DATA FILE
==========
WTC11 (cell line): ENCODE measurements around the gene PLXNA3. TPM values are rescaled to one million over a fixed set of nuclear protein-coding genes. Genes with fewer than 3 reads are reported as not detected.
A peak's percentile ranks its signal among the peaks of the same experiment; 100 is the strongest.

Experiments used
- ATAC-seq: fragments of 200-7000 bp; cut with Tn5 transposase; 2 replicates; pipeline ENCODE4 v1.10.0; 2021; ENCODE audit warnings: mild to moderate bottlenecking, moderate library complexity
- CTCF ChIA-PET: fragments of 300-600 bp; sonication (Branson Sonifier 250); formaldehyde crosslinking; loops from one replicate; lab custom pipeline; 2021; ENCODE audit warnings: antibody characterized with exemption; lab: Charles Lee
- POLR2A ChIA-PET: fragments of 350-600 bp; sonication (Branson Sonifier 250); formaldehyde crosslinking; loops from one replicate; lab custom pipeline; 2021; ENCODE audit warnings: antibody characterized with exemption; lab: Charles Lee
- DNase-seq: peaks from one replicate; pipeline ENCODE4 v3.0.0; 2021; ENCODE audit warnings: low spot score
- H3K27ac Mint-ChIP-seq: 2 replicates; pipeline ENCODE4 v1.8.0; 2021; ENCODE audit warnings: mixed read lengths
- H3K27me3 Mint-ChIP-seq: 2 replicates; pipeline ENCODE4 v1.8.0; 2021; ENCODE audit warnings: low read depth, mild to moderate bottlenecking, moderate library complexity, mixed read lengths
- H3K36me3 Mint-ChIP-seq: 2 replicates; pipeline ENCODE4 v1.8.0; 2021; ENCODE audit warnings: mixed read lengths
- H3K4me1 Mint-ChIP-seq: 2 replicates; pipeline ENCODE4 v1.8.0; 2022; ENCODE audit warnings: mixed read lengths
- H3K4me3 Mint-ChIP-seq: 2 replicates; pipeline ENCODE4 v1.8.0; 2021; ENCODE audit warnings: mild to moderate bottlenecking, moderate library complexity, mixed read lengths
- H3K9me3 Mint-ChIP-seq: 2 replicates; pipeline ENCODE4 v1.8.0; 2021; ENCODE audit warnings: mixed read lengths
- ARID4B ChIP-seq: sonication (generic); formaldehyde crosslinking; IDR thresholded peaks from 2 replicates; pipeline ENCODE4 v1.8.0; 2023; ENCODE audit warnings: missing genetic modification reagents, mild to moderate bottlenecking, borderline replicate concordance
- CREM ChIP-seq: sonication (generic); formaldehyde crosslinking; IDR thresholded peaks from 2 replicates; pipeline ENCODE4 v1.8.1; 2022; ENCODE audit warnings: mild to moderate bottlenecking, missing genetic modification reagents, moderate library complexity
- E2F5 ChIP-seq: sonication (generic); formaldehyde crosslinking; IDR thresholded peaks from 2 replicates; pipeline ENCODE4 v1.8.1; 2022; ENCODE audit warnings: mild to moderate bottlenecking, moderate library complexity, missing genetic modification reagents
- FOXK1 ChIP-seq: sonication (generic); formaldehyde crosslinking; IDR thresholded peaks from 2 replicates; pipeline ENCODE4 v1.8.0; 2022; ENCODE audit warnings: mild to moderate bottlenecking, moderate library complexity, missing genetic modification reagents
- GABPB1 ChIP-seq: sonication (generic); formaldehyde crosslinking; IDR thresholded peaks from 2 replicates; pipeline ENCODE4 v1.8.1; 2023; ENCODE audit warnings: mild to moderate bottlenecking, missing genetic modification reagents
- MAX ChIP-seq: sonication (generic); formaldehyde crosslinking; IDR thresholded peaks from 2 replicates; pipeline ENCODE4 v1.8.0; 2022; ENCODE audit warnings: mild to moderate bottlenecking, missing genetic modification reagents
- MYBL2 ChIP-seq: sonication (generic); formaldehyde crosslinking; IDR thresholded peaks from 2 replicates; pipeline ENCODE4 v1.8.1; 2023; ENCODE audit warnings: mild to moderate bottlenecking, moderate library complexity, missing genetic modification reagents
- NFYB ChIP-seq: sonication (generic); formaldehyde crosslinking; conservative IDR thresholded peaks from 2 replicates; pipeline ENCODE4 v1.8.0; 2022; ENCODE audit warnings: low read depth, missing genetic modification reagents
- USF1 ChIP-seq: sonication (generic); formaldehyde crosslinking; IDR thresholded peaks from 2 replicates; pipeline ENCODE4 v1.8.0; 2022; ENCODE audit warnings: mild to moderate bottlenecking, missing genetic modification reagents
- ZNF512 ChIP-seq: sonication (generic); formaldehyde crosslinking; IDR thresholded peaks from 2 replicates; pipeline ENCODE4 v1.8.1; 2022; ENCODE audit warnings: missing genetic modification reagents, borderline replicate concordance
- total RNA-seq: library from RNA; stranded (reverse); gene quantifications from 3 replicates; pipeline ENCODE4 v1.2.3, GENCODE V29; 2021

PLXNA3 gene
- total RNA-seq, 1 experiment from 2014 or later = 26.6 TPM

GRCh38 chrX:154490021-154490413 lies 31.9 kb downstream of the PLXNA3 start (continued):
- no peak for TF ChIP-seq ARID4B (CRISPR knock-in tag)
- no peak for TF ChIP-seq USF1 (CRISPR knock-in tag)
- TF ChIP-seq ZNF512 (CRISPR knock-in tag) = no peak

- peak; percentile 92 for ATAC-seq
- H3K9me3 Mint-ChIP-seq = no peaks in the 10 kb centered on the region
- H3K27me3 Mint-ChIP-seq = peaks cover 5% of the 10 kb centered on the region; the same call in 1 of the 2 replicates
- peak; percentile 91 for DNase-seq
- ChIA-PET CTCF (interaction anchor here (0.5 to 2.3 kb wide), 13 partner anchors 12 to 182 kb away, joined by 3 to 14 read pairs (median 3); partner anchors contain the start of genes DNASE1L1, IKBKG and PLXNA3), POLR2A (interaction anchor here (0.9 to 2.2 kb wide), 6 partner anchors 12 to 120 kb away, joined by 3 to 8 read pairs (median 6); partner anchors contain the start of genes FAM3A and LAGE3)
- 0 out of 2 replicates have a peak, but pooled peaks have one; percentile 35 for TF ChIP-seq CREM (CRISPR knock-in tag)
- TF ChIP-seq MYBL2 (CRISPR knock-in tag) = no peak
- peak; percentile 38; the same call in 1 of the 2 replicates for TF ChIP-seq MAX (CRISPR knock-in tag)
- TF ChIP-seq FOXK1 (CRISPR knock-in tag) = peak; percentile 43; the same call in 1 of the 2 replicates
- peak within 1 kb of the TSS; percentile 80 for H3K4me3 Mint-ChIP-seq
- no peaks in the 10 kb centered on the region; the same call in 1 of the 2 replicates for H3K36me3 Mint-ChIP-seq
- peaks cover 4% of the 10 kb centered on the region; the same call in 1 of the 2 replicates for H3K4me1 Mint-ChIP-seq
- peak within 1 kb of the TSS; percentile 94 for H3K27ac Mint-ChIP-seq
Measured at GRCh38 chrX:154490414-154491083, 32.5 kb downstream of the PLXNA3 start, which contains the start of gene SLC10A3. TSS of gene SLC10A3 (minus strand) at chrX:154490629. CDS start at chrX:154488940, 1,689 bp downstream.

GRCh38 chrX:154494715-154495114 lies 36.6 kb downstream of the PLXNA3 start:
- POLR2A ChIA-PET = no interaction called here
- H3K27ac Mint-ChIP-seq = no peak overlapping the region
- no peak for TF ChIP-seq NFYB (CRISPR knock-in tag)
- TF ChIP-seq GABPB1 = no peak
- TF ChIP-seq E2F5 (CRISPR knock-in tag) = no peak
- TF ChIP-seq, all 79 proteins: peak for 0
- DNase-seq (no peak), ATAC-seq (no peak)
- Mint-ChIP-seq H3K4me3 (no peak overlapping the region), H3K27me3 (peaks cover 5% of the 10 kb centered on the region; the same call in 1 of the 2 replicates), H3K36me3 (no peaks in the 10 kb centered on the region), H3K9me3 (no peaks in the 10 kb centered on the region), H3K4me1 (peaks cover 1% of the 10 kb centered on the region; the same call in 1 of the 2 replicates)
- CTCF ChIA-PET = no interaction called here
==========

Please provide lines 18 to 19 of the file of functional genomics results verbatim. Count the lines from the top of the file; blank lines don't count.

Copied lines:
- GABPB1 ChIP-seq: sonication (generic); formaldehyde crosslinking; IDR thresholded peaks from 2 replicates; pipeline ENCODE4 v1.8.1; 2023; ENCODE audit warnings: mild to moderate bottlenecking, missing genetic modification reagents
- MAX ChIP-seq: sonication (generic); formaldehyde crosslinking; IDR thresholded peaks from 2 replicates; pipeline ENCODE4 v1.8.0; 2022; ENCODE audit warnings: mild to moderate bottlenecking, missing genetic modification reagents